I have not yet seen a commonly accepted, standard definition for neuromuscular therapy or neuromuscular massage. At it's core, I believe it's a variety of techniques that specifically work with the nervous system to help relieve muscular or structural issues. All massage inadvertently works with muscles nerves and the nervous system as a whole, so defining what is and what isn't neuromuscular therapy is a bit tricky. This concept is very popular for selling massage therapists classes, though not very well known by massage clients. Even many massage therapists seem to not know what it is or when it might be applied. Let me shed some light while acknowledging we are in ambiguous territory.
Neuromuscular therapy techniques are great when other standard techniques don't work. I may do a deep tissue or myofascial release session and find one of the following:
that my work is not releasing as much as I'd like
that the condition of the tissue doesn't match it range of motion
that there is an early soft end feel or stopping point in a range of motion test, which is not a true end
there is a sense of emotional or neurological bracing
there is a specific "knot" in the tissue known as a trigger point, not a tight length of muscle or length of fascial restriction
there is a referral pain pattern or chain of pain from a specific point that is causing issues down the line
the area is too tender for deeper work or there has been a significant injury or surgery
One of the more challenging scenarios is when fascial restrictions of a significant magnitude are causing trigger points. Often clients say, "Just massage here!" This is because NMT has worked, albeit temporarily, in the past. In many of these cases, posture or adhesions due to injury will continue to cause trigger points if not dealt with. That is why NMT is not my go to technique. However, it is very helpful when other techniques fail. For example, I try releasing a shoulder and it just wont let go due to a trigger point in the trapezius or levator scapula muscle. Or I try a shoulder range of motion test and I sense an early holding that doesn't permit the full range or mobility.
NMT techniques can gently or not so gently release an area by tricking the nervous system. One trick is strain, counter strain, also known as positional release. In this case, we hold the tender point to encourage a rush of blood flow with chemicals that help a muscle let go. Then we place the muscle it's located on into a position of ease. This tricks the brain into believing it's already done it's job. Another trick is CRAC stretching: Contract-Release-Antagonist-Contract. You isometrically contract the problem muscle(s), then release, next isometrically contract in the opposite direction and finally stretch passively or actively. Then repeat. This tricks the nervous system by principles know as post-isometric relaxation phase and reciprocal inhibition - meaning the muscle can't resist due to it or it's opposing muscle being activated.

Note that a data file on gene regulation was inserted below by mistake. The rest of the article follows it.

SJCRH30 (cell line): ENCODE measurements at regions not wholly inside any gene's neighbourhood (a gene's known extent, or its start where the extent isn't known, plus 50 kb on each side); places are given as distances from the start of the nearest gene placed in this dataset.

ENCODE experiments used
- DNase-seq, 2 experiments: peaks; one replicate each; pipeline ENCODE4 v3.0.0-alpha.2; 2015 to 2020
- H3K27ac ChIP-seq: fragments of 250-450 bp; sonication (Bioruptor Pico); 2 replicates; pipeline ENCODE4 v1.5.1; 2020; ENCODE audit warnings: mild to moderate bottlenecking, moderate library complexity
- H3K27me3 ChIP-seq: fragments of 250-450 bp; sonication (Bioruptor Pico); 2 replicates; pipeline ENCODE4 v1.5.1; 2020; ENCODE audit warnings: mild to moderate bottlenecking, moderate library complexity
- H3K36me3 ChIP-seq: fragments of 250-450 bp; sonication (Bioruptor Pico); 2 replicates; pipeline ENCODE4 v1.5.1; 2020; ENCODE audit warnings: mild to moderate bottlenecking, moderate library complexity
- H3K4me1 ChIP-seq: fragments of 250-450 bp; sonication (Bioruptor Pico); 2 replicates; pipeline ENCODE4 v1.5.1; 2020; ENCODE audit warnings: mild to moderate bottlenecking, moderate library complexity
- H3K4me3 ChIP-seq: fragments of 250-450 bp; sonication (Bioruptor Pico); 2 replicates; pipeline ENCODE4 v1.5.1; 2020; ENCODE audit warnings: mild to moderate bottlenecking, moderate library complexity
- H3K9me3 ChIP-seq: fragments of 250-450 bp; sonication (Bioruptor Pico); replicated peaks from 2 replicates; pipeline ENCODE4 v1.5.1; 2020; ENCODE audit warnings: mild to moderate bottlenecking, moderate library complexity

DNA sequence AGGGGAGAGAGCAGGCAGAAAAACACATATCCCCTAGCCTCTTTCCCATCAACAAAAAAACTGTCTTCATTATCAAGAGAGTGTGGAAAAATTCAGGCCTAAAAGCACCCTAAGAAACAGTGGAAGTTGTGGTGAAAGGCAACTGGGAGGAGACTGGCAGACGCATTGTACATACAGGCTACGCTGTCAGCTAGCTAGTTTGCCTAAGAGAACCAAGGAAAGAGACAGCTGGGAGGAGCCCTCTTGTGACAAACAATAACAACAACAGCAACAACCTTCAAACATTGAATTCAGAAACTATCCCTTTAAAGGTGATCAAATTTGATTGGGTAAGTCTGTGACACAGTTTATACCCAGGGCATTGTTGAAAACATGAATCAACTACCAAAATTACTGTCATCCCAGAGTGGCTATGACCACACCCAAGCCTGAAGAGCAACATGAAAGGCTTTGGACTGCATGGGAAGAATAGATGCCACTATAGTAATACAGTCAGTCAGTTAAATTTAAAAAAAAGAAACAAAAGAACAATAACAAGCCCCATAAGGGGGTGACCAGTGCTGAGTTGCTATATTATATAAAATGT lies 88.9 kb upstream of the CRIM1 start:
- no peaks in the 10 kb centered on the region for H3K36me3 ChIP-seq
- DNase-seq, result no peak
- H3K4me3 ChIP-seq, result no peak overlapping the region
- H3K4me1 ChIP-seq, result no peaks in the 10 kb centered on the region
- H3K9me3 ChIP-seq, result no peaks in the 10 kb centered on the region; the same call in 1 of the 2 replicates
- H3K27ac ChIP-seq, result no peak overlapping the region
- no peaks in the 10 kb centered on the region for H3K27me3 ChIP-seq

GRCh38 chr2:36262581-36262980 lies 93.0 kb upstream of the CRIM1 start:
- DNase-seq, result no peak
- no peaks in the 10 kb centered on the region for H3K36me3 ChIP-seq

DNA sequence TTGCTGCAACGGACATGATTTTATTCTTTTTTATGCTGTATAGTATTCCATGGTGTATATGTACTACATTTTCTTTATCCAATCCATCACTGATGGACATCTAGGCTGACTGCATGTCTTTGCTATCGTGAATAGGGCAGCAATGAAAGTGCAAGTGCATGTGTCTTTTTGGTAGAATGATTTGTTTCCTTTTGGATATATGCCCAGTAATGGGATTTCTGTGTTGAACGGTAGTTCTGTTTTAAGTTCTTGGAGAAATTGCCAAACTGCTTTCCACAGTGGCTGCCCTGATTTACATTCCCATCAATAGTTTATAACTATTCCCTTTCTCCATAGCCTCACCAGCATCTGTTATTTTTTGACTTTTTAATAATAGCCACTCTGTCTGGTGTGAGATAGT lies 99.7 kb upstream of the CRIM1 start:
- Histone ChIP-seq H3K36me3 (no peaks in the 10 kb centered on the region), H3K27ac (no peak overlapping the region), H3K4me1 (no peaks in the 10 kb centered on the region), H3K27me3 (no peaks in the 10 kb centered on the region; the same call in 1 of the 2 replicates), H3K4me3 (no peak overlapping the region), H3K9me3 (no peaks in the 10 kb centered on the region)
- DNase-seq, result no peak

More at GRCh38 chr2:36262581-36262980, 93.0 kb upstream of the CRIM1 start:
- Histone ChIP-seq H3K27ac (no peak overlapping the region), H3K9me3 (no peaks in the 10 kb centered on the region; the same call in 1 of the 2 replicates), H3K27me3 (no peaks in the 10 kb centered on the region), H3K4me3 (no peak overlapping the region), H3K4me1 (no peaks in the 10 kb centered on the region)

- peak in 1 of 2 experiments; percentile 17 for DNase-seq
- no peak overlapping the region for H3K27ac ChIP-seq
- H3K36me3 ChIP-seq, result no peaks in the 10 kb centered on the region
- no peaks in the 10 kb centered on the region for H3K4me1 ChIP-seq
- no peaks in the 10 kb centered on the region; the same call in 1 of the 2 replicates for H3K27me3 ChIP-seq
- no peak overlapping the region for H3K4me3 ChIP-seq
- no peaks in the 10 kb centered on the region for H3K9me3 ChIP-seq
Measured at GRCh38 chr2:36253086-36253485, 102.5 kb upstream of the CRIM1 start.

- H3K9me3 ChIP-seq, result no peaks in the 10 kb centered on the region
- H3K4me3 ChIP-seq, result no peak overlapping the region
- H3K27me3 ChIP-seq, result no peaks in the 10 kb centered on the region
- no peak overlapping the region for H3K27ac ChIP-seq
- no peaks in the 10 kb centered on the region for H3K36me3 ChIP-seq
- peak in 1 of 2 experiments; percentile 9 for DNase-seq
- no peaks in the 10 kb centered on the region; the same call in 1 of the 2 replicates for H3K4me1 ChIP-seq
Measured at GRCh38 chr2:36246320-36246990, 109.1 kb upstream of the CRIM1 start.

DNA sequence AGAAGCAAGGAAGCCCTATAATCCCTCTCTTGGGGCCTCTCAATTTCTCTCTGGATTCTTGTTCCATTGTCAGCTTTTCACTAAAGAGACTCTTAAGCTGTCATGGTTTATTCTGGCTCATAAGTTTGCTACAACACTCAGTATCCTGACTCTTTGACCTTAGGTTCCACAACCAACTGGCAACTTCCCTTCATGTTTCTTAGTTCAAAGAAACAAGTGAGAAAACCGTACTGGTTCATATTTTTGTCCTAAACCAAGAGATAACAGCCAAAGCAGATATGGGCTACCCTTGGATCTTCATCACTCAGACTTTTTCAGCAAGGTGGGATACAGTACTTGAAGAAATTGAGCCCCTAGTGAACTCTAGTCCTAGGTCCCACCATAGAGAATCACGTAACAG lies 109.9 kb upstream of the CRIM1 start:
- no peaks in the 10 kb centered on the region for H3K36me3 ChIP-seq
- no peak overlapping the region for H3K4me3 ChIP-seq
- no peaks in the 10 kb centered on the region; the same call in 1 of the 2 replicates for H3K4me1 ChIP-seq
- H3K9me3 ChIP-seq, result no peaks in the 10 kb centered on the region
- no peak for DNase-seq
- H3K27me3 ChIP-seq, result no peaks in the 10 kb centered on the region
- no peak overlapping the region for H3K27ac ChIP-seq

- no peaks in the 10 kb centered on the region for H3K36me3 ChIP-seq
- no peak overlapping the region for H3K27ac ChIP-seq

The next level of this work gets much more complicated. Techniques like NKT and PDTR work on specific, dysfuctional muscle activation patterns. This type of work is helpful when nothing else works. It requires much more assessment to get the right results and usually many years of training to appropriately apply. I am trained in basic NKT, and will refer out of state usually if I can not resolve the issue and believe it is a neurological programming problem. But those are the few strangely persistent cases.
NMT can be very helpful as well to set in the results you have achieved through other techniques. It can help the nervous system acknowledge and remember your new range of motion and proprioception. I don't know what I'd do without it. I also don't use it as a primary treatment, because often restrictions in various types of tissues appear to be the primary cause. And while releasing those areas, the nerves are already receiving some treatment. Once adhesions are released, often muscle balance corrects on its own because muscles that could not move well now can. The motor center of the brain starts to recognize the new capacity and reprograms the muscle activation sequences for different movements. Occasionally, the change doesn't register and NMT and NKT are very helpful.
There is still much debate and a lot research to be done before we know why a technique works on a condition for certain. But we do know anecdotally that sometimes this technique works when this problem occurs. And fortunately, that's a pretty good place to start,
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